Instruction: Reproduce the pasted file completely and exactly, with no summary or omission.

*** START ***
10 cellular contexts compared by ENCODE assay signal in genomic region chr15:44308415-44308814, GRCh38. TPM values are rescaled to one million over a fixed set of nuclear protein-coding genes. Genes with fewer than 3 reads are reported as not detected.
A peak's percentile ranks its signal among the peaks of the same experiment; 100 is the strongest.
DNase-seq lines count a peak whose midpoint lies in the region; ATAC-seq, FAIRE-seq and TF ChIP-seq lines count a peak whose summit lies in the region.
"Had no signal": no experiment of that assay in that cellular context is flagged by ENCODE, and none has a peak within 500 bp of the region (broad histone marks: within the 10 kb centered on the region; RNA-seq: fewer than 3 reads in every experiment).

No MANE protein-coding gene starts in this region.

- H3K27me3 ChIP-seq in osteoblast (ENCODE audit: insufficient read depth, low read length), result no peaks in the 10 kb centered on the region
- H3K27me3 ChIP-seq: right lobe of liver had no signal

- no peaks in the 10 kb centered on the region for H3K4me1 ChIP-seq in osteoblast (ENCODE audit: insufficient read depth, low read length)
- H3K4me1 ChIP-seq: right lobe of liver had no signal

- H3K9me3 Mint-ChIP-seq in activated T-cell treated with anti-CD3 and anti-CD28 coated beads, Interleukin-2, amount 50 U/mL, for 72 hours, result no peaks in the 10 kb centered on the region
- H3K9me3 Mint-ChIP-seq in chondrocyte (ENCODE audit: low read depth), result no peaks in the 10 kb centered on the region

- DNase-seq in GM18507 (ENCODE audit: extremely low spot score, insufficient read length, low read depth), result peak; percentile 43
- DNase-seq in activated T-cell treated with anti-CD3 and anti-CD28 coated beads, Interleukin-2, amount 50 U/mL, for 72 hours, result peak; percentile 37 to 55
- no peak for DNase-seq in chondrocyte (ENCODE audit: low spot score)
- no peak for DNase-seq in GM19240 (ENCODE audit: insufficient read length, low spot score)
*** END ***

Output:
10 cellular contexts compared by ENCODE assay signal in genomic region chr15:44308415-44308814, GRCh38. TPM values are rescaled to one million over a fixed set of nuclear protein-coding genes. Genes with fewer than 3 reads are reported as not detected.
A peak's percentile ranks its signal among the peaks of the same experiment; 100 is the strongest.
DNase-seq lines count a peak whose midpoint lies in the region; ATAC-seq, FAIRE-seq and TF ChIP-seq lines count a peak whose summit lies in the region.
"Had no signal": no experiment of that assay in that cellular context is flagged by ENCODE, and none has a peak within 500 bp of the region (broad histone marks: within the 10 kb centered on the region; RNA-seq: fewer than 3 reads in every experiment).

No MANE protein-coding gene starts in this region.

- H3K27me3 ChIP-seq in osteoblast (ENCODE audit: insufficient read depth, low read length), result no peaks in the 10 kb centered on the region
- H3K27me3 ChIP-seq: right lobe of liver had no signal

- no peaks in the 10 kb centered on the region for H3K4me1 ChIP-seq in osteoblast (ENCODE audit: insufficient read depth, low read length)
- H3K4me1 ChIP-seq: right lobe of liver had no signal

- H3K9me3 Mint-ChIP-seq in activated T-cell treated with anti-CD3 and anti-CD28 coated beads, Interleukin-2, amount 50 U/mL, for 72 hours, result no peaks in the 10 kb centered on the region
- H3K9me3 Mint-ChIP-seq in chondrocyte (ENCODE audit: low read depth), result no peaks in the 10 kb centered on the region

- DNase-seq in GM18507 (ENCODE audit: extremely low spot score, insufficient read length, low read depth), result peak; percentile 43
- DNase-seq in activated T-cell treated with anti-CD3 and anti-CD28 coated beads, Interleukin-2, amount 50 U/mL, for 72 hours, result peak; percentile 37 to 55
- no peak for DNase-seq in chondrocyte (ENCODE audit: low spot score)
- no peak for DNase-seq in GM19240 (ENCODE audit: insufficient read length, low spot score)